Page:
Kurdish parties urge UN, EU and NATO to stop Turkey's attack on Syrian Kurds

"What they call the Kurdish corridor is a part of Kurdistan. And the Kurds in Syria and those in Turkey are entitled self-governance and a dignified, free life in their homeland."
author_image Ari Khalidi

ERBIL, Kurdistan Region (Kurdistan 24) – Representatives of several Kurdish parties and factions in Turkey on Tuesday called on the international community namely the UN, EU, and NATO to take the initiative to stop an ongoing Turkish army attack on the Kurdish region of Afrin in Syrian Kurdistan (Rojava).

Leaders of the Kurdistan Democratic Party - North (KDP-Bakur), Kurdistan Socialist Party (PSK), Kurdistan Freedom Party (PAK), Freedom and Socialism Party (OSP), and Freedom Movement (Azadi) accused Turkey of viewing all Kurds across the Middle East as a security threat.

“We already receive painful news that there are serious losses of civilian lives and wounding of hundreds,” the parties said, calling on the Turkish government to halt its assault on Afrin in no time to prevent domestic instability and civil unrest.

Civilians take refuge from continued Turkish airstrikes in an underground shelter in the countryside of the Kurdish region of Afrin, Rojava, Jan. 24, 2018. (Photo: Kurdistan 24 via activists)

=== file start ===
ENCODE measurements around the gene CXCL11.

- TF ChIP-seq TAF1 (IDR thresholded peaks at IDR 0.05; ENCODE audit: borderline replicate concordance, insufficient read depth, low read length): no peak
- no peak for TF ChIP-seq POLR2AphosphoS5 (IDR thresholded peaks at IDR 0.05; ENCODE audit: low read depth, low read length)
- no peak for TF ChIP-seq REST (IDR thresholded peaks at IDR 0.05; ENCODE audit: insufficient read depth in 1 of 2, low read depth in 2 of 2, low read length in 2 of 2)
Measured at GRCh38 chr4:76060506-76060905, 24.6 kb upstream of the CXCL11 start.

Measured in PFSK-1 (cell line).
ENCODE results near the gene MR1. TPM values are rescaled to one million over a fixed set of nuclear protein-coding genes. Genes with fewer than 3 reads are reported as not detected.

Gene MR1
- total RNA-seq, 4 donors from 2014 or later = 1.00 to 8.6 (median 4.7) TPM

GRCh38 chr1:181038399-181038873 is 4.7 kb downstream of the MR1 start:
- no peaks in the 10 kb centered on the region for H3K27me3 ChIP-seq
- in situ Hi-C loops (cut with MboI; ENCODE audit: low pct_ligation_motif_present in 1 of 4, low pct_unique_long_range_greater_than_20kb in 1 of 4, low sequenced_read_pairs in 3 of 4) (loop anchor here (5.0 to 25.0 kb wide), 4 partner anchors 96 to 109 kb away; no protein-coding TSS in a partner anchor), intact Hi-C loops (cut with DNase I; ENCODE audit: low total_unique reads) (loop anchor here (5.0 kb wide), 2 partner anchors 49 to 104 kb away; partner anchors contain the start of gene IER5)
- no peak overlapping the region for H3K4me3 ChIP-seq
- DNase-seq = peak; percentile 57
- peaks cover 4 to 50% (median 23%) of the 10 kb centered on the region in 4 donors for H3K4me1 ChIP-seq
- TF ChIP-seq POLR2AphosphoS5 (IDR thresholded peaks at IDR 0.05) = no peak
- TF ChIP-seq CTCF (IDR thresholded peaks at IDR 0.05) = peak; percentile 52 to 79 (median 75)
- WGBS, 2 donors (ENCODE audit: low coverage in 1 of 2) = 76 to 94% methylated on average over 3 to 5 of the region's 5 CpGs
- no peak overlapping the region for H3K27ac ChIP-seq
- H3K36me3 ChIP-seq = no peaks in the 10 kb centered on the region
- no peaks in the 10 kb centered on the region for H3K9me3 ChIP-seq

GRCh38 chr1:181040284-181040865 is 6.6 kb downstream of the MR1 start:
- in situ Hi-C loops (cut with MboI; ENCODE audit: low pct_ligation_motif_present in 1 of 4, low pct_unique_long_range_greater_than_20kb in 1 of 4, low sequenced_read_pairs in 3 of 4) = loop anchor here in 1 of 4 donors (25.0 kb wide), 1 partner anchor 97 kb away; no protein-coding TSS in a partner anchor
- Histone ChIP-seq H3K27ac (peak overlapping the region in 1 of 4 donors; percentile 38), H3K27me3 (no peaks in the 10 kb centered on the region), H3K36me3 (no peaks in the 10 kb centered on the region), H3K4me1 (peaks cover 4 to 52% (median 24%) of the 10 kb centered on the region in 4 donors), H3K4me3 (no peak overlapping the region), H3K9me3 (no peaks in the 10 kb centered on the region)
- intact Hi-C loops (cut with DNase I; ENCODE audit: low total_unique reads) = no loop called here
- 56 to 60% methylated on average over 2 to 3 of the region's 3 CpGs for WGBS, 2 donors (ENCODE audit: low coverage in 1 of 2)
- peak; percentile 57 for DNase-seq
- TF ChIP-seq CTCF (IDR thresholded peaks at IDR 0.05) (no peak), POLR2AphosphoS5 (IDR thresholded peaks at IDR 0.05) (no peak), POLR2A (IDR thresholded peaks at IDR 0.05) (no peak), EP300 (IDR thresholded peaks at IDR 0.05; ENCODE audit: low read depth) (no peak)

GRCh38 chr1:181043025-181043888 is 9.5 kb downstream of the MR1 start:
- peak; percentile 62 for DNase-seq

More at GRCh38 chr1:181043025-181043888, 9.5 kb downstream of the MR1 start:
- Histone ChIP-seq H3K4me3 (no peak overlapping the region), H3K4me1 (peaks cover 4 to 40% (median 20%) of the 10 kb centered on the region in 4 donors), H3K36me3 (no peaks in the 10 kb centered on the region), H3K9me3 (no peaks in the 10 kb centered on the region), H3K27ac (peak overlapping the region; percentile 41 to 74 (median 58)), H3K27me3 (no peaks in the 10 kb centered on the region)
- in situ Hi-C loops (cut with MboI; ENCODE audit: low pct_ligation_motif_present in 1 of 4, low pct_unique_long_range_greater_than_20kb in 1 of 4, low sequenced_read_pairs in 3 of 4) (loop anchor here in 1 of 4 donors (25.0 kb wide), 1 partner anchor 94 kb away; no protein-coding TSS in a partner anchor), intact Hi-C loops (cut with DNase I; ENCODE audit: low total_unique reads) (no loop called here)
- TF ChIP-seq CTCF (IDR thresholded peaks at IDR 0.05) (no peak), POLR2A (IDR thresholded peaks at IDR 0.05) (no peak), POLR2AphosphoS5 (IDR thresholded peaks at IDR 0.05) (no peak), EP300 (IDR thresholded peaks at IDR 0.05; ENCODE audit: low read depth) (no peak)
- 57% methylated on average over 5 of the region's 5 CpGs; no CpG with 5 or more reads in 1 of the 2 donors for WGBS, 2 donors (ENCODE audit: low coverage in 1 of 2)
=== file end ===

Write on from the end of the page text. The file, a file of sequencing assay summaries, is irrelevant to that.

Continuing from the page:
Civilians take refuge from continued Turkish airstrikes in an underground shelter in the countryside of the Kurdish region of Afrin, Rojava, Jan. 24, 2018. (Photo: Kurdistan 24 via activists)

“The military operation Turkey undertook against Afrin will not serve the solution in Syria, it will only further complicate the complex situation,” said PSK’s Mesut Tek, reading a joint statement at a Diyarbakir press conference.

“This kind of military campaign will also make it more difficult for Turkey to solve its own Kurdish Question as [recent history] has shown,” Tek said, likening the Afrin operation to the takeover of Kirkuk by the Iranian-backed Iraqi government forces and militias late last year.

The factions, collectively known as “Kurdistani parties” in Turkey’s political scene, said Ankara’s objective was to deny their brethren in Rojava any form of self-rule.

“What they call the Kurdish corridor is a part of Kurdistan. And, the Kurds in Syria and those in Turkey are entitled self-governance and a dignified, free life in their homeland,” the statement continued.

They also denied that the self-declared Kurdish-led autonomous region in northern Syria posed a threat to Turkey, calling on Ankara to resolve its conflict with the Kurds peacefully in political terms.

The Peoples’ Democratic Party (HDP) had earlier condemned the attack, calling it an unprovoked invasion.

Meanwhile, judicial authorities on Wednesday launched an investigation against the leader of Azadi, Sidki Zilan, a prominent human rights lawyer, for his tweets in the form of a prayer for the people of Afrin.

Zilan, whose house police raided at midnight, was arrested for several hours and brought in front of a court over remarks charging Ankara with “being a warmongering government.”

Editing by Karzan Sulaivany